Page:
by Stewart Gordon
We Westerners have such short memories. We think that the West -- you know, Europe, America, Australia, those countries -- is Number One. We’re at the top of the heap, the most advanced, richest, and most powerful countries in the world. If we feel anything for the rest of the world, it’s usually pity.
That’s going to be changing in the next few decades. Asia is enjoying fabulous growth, much greater than what the Western countries achieve. It won’t be long before China’s is the largest economy in the world. India is further behind, but they’ll probably surpass even the USA eventually. America in the 21st Century will experience what Britain experienced in the 20th Century: a decline in power, influence, relative wealth, and importance.
This process will merely put an end to what was, historically, a large-scale fluke, in the sense of “fluctuation”. The shift in power from Asia to the West was a dramatic deviation from historical norms: right up until about 1500 CE, Asia was the dominant economic force on the planet, the site of the largest economies, the most advanced technologies, the bulk of human population, and the most erudite scholars. This book shows how far Asia was ahead of the West by presenting epitomes of the tales of eight travelers during this period. The author rightly omits Marco Polo -- after all, everybody knows his story. All of these stories are true; they are based on the memoirs of the travelers themselves, as well as information from other sources.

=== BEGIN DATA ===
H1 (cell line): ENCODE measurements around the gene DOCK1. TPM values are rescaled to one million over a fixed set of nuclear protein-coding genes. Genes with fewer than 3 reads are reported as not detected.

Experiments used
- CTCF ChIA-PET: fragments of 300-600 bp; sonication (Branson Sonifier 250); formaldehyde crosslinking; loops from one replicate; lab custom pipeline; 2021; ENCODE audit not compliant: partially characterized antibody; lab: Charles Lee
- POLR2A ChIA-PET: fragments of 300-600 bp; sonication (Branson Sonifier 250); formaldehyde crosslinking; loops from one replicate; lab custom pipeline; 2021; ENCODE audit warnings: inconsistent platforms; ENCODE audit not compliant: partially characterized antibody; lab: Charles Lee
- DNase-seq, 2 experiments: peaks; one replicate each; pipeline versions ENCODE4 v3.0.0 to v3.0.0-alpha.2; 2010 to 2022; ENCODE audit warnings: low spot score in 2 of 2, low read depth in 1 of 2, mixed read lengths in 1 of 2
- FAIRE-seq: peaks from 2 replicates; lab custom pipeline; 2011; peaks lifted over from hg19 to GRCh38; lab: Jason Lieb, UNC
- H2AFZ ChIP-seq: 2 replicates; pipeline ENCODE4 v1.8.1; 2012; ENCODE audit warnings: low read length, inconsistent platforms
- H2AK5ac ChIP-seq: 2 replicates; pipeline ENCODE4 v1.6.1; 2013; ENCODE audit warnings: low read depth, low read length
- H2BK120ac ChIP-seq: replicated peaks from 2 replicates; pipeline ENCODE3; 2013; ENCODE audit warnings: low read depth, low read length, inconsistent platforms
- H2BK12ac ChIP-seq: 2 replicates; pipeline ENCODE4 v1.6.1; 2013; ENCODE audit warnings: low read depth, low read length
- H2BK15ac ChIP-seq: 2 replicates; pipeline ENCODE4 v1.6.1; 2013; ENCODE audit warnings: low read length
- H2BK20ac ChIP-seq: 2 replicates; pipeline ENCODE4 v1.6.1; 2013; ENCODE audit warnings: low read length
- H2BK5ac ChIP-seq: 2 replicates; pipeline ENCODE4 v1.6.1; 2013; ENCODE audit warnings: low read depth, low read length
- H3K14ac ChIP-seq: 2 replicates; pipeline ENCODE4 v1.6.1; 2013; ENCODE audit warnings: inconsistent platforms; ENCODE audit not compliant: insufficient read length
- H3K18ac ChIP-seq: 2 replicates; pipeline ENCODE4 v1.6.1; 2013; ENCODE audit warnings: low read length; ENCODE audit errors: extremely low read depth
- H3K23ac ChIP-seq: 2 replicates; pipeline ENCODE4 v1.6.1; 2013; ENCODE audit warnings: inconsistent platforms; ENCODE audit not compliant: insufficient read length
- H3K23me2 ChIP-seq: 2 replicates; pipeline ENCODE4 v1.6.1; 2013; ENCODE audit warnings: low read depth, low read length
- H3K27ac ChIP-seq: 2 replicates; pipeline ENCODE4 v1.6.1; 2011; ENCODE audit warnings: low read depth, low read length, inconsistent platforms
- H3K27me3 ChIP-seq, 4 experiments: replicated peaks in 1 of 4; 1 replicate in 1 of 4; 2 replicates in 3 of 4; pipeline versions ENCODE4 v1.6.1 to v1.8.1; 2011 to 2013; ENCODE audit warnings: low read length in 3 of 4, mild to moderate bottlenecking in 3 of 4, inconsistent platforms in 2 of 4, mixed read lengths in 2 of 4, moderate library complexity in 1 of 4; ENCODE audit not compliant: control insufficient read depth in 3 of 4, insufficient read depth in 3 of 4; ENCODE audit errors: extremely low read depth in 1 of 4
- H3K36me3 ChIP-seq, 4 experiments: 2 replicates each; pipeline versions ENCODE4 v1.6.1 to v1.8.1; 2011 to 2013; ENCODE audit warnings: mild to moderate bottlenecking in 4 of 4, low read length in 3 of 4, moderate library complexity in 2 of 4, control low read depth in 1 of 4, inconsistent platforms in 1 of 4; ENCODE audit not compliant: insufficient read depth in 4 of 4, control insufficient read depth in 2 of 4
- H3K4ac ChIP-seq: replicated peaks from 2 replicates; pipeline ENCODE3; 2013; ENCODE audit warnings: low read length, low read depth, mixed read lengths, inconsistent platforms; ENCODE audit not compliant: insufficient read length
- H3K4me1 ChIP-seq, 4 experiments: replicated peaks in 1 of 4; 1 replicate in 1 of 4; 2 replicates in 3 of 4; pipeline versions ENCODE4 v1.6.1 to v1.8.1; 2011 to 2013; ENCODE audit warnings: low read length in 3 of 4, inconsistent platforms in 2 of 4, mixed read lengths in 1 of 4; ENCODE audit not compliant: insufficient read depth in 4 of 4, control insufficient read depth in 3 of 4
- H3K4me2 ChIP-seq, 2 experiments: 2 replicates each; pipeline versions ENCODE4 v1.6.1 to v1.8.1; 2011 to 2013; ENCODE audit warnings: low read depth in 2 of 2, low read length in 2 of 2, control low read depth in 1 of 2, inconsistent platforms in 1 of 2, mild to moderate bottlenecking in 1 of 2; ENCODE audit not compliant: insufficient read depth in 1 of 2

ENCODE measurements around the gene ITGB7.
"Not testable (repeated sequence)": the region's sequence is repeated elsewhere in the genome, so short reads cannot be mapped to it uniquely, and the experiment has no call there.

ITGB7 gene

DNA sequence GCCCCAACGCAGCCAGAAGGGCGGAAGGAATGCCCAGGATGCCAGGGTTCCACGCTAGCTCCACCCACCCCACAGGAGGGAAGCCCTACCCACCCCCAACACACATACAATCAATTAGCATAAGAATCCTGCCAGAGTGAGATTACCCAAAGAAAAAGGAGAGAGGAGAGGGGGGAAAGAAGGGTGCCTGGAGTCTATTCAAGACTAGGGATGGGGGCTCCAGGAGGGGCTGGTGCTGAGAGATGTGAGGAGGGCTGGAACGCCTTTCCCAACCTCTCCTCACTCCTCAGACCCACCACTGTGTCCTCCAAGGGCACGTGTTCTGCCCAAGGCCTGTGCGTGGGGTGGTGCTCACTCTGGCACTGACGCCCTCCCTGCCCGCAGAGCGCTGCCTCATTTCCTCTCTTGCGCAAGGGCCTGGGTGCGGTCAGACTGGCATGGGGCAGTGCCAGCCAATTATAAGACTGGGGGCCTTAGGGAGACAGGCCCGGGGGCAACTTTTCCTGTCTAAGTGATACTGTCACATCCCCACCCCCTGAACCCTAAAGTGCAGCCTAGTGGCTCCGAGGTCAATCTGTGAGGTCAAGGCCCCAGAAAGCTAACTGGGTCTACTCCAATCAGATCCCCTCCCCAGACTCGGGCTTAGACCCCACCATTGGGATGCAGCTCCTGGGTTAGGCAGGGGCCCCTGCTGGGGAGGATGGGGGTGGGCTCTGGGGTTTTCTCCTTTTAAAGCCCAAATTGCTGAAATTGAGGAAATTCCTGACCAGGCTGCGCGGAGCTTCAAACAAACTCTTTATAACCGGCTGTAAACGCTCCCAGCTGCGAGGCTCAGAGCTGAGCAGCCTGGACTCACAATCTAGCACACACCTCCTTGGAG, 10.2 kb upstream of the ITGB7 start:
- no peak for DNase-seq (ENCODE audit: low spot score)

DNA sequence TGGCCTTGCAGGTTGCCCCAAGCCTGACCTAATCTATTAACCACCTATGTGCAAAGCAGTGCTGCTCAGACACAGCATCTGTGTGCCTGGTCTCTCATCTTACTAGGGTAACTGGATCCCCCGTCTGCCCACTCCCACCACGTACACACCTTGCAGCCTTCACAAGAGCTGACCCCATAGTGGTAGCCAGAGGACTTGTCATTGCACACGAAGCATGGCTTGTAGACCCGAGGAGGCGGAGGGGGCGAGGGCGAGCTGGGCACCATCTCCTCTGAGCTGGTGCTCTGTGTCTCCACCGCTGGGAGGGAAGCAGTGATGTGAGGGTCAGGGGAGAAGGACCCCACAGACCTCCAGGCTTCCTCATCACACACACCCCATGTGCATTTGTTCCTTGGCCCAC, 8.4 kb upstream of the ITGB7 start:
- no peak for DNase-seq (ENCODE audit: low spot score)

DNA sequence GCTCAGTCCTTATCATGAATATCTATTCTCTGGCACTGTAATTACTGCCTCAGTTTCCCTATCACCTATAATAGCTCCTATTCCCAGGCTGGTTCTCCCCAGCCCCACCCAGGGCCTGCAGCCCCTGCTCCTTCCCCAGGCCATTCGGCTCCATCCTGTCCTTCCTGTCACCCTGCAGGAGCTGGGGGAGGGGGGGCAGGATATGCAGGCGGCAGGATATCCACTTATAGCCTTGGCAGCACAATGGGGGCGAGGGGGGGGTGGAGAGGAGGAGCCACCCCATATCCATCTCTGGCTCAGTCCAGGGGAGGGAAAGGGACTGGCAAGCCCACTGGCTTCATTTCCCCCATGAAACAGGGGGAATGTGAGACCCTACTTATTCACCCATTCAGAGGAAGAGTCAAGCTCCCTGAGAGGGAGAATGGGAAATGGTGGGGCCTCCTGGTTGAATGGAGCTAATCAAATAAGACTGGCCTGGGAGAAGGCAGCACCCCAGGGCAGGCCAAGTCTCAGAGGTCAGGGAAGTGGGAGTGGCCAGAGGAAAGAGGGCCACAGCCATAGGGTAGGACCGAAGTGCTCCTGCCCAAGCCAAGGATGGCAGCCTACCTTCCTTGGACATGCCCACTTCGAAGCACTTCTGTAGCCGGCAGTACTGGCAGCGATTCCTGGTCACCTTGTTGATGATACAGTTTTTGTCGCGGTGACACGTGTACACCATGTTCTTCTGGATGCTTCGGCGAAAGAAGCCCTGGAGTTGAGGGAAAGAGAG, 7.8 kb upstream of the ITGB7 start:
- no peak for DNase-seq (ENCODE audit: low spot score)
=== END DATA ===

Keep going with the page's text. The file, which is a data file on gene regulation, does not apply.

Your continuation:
His first tale is of Xuanzang, a Buddhist monk in China who determined to trek to India to learn from the great centers of Buddhist learning there. He began his trek in 618 CE, but Chinese authorities have always been rather xenophobic and they attempted to prevent Xuanzang from leaving China, but he eluded them and traveled west into Central Asia. This fellow traveled almost 5,000 miles westward to Bukhara and Samarkand before rounding the Himalayas and turn east towards India. He traversed Afghanistan and Kashmir before reaching the Indian subcontinent, which he also traversed. Ironically, his starting point was only about 1500 miles from his destination, but he had to travel some 8,000 miles to go around the Himalayas. He stopped at many monasteries along the way and learned a great deal from the Buddhist masters there. Then he returned by the same path he took earlier, arriving back in China 14 years later, laden with books and knowledge. He was welcomed back by the new Chinese king, and founded a monastery to dispense the wisdom he had gained in India.
Next is Ibn Fadlan, who in 921 CE was sent on a diplomatic mission from Baghdad to the camp of a steppe king located near what is now Volgograd, on the Volga River. Along the way he had to cross the lands of a number of hostile sovereigns, and the riches he brought with him were just barely adequate to bribe his way out of trouble. His mission was a failure; the distant king, Almish, was expecting a gift of a large amount of money, which Ibn Fadlan had not brought. Narrowly avoiding execution at Almish’s hands, he somehow made it back to Baghdad to tell the Caliph that the mission was a failure. As with Xuanzang, the circuitous route he had to take made his entire journey some 10,000 miles long. And he did the whole thing in just two years!